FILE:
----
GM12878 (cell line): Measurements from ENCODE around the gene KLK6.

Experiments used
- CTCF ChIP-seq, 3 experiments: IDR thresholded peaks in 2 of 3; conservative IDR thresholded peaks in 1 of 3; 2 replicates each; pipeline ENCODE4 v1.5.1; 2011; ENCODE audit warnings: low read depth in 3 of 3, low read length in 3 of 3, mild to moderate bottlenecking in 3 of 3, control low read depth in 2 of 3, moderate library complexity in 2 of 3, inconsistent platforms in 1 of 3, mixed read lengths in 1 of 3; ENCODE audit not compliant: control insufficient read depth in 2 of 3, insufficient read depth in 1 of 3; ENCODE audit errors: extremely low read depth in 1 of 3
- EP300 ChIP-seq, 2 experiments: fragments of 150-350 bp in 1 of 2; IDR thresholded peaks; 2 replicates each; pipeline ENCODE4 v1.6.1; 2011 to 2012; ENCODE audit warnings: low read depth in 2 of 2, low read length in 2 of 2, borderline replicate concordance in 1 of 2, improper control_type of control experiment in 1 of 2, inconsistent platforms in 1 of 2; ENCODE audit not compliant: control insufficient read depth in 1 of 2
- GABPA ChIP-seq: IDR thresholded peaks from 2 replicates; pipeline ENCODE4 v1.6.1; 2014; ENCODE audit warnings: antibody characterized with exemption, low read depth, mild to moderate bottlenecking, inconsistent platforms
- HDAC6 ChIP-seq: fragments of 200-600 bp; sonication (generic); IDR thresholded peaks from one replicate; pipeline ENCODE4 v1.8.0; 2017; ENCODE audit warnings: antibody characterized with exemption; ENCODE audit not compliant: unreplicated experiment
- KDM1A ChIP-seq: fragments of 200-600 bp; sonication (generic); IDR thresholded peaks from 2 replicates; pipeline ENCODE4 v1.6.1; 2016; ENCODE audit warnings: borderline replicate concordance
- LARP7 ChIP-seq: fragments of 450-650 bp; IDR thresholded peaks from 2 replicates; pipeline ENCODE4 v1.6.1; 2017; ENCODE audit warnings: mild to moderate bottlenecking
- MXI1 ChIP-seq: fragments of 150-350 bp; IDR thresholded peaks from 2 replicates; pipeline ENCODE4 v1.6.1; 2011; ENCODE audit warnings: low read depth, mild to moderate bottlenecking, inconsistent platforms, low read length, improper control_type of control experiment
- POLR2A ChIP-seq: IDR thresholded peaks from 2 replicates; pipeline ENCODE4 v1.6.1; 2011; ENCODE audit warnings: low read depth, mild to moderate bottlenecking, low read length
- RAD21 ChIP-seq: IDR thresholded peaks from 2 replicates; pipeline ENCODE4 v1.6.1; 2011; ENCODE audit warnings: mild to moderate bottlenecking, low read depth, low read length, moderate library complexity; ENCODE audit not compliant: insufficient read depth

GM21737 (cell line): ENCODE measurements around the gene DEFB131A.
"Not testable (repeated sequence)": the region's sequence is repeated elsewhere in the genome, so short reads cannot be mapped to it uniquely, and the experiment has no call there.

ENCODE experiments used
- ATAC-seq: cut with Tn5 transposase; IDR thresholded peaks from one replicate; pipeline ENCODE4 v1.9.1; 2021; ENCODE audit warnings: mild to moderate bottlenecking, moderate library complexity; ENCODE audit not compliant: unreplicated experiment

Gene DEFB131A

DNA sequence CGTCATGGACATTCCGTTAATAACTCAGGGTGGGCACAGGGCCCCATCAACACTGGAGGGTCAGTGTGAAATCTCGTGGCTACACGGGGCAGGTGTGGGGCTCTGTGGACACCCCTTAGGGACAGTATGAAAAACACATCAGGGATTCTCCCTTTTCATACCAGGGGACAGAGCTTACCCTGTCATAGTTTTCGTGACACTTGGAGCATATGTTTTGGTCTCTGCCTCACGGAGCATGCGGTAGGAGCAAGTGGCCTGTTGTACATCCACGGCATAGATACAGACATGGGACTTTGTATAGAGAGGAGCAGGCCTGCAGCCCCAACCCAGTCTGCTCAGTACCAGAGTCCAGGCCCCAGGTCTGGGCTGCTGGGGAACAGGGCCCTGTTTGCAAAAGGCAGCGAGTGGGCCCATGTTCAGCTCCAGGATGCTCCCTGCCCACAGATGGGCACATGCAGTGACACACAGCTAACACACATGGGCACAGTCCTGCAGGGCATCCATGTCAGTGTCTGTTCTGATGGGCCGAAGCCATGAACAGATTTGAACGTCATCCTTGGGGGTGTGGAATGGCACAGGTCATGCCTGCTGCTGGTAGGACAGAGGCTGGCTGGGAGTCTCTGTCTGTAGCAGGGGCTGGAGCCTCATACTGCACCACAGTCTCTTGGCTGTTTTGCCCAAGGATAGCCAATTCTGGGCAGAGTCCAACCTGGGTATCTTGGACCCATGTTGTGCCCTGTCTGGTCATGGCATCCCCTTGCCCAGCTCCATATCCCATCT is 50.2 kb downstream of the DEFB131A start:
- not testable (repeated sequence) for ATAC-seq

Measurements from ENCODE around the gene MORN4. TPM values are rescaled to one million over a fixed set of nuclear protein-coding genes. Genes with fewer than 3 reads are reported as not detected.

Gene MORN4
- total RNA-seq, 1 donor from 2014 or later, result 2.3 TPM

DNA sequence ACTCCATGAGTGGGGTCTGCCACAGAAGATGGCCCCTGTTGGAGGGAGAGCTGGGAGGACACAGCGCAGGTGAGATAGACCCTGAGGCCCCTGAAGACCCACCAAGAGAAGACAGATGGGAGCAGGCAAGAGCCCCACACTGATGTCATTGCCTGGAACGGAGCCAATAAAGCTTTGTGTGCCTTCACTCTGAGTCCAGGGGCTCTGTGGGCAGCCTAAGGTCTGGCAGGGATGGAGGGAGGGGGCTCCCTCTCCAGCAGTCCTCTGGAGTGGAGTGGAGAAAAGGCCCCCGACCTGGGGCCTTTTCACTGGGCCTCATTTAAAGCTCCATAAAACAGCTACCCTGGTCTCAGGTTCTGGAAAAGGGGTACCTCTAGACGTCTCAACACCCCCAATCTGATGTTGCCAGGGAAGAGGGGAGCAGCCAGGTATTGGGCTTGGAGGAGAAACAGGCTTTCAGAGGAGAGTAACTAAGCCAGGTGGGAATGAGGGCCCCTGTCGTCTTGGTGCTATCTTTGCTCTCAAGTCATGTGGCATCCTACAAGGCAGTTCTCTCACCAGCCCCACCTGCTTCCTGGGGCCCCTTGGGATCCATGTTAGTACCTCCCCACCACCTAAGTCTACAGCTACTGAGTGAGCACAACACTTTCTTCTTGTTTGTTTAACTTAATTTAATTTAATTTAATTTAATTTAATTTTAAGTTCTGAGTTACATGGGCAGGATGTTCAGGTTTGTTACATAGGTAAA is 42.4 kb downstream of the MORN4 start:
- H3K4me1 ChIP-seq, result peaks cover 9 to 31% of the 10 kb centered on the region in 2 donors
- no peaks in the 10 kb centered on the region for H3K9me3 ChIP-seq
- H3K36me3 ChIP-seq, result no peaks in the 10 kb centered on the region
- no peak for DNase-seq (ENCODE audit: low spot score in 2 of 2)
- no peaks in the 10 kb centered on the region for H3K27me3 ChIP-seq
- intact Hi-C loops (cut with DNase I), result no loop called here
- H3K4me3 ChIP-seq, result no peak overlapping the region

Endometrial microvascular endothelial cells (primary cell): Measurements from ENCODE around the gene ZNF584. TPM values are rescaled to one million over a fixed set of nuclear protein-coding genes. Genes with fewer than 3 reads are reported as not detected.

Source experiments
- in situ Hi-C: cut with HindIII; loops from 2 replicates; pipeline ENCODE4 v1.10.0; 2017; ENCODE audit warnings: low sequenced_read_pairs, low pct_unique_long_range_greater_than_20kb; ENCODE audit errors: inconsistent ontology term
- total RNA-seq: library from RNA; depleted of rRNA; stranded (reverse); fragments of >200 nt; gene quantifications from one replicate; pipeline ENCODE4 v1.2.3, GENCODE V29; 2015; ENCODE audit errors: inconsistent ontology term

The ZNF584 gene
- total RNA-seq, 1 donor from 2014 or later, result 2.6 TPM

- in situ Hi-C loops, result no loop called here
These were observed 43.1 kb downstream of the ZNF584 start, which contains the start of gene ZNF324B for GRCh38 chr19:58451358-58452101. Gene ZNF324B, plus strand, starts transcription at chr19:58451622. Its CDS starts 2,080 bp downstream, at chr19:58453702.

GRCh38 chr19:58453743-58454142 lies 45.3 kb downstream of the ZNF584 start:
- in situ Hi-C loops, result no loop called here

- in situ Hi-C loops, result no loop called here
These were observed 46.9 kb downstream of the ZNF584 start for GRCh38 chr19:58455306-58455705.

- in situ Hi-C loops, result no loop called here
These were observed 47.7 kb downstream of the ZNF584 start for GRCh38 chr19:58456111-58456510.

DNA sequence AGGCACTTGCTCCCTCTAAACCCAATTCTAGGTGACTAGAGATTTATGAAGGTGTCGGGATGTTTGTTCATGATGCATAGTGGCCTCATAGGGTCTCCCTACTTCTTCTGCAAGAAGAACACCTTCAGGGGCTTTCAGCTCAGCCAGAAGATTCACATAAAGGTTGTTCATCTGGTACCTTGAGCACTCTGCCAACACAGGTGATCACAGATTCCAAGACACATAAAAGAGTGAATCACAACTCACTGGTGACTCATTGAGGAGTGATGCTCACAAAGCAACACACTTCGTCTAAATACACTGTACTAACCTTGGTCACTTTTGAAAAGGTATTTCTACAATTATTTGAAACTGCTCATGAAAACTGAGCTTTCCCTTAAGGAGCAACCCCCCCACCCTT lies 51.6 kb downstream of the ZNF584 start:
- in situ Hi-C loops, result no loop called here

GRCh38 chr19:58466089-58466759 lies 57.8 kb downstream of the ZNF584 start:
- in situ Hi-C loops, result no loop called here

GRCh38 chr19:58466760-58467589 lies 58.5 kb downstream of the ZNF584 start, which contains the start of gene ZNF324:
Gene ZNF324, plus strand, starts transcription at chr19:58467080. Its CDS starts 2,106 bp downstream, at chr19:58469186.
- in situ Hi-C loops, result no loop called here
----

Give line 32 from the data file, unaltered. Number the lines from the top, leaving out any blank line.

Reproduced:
- in situ Hi-C: cut with HindIII; loops from 2 replicates; pipeline ENCODE4 v1.10.0; 2017; ENCODE audit warnings: low sequenced_read_pairs, low pct_unique_long_range_greater_than_20kb; ENCODE audit errors: inconsistent ontology term